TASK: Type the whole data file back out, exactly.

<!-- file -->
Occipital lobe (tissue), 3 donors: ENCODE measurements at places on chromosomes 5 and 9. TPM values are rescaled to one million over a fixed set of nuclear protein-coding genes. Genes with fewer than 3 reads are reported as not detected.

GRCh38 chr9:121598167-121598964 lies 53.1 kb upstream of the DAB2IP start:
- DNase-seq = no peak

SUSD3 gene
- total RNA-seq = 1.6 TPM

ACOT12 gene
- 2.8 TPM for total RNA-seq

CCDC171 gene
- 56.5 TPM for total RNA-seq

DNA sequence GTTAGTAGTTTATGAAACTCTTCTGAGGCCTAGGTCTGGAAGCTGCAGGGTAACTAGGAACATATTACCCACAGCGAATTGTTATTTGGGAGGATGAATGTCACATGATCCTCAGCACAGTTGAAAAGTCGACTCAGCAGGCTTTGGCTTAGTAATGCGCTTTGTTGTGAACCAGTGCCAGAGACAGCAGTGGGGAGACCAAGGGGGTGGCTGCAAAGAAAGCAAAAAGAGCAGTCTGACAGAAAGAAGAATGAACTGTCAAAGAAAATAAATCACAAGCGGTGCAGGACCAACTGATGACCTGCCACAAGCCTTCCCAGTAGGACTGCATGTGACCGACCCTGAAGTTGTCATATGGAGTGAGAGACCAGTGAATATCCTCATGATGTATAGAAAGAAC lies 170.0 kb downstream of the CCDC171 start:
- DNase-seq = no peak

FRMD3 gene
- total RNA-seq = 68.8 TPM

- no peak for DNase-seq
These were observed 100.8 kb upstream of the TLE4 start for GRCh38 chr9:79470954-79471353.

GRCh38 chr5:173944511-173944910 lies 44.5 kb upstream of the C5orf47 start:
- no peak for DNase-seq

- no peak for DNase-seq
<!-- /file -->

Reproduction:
Occipital lobe (tissue), 3 donors: ENCODE measurements at places on chromosomes 5 and 9. TPM values are rescaled to one million over a fixed set of nuclear protein-coding genes. Genes with fewer than 3 reads are reported as not detected.

GRCh38 chr9:121598167-121598964 lies 53.1 kb upstream of the DAB2IP start:
- DNase-seq = no peak

SUSD3 gene
- total RNA-seq = 1.6 TPM

ACOT12 gene
- 2.8 TPM for total RNA-seq

CCDC171 gene
- 56.5 TPM for total RNA-seq

DNA sequence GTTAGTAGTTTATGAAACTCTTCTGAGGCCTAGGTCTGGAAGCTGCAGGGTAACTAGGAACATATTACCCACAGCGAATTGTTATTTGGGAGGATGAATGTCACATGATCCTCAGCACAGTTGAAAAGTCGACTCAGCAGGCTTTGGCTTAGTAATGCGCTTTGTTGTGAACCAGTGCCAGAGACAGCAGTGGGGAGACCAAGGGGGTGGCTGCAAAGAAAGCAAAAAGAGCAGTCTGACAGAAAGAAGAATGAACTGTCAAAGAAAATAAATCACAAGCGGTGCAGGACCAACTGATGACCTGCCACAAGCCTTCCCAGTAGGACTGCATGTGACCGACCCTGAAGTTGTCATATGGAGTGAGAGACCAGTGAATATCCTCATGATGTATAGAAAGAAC lies 170.0 kb downstream of the CCDC171 start:
- DNase-seq = no peak

FRMD3 gene
- total RNA-seq = 68.8 TPM

- no peak for DNase-seq
These were observed 100.8 kb upstream of the TLE4 start for GRCh38 chr9:79470954-79471353.

GRCh38 chr5:173944511-173944910 lies 44.5 kb upstream of the C5orf47 start:
- no peak for DNase-seq

- no peak for DNase-seq